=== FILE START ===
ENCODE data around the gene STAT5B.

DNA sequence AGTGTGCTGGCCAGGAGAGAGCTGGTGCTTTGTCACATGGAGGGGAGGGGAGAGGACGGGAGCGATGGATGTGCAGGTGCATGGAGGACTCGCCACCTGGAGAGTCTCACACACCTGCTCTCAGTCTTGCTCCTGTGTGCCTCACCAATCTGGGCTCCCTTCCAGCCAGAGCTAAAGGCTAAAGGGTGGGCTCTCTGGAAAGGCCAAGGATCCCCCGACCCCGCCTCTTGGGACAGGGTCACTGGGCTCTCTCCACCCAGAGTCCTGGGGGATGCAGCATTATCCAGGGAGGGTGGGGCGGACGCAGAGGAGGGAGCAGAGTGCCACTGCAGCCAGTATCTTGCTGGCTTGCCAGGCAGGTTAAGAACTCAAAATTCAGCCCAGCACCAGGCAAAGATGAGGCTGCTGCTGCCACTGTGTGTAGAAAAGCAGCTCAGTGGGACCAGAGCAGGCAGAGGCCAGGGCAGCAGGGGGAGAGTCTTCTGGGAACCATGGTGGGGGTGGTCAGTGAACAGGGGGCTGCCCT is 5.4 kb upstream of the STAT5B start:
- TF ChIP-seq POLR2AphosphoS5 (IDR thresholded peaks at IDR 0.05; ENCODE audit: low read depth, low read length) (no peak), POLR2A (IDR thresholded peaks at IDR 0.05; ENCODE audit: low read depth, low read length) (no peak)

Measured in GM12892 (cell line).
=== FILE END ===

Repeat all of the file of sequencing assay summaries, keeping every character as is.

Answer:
ENCODE data around the gene STAT5B.

DNA sequence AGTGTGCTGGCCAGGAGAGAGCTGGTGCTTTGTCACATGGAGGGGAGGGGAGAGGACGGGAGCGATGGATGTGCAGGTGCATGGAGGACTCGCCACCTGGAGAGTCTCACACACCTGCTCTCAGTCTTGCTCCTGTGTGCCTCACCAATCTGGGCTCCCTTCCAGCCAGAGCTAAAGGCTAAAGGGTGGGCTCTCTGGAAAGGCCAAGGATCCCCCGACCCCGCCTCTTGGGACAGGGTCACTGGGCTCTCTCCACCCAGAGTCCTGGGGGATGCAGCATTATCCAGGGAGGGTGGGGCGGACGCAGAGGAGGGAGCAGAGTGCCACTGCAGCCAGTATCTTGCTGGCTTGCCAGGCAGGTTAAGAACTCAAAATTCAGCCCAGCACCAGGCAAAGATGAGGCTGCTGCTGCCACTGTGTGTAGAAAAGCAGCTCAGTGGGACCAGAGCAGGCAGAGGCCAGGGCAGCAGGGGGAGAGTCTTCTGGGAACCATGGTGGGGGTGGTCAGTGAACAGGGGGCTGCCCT is 5.4 kb upstream of the STAT5B start:
- TF ChIP-seq POLR2AphosphoS5 (IDR thresholded peaks at IDR 0.05; ENCODE audit: low read depth, low read length) (no peak), POLR2A (IDR thresholded peaks at IDR 0.05; ENCODE audit: low read depth, low read length) (no peak)

Measured in GM12892 (cell line).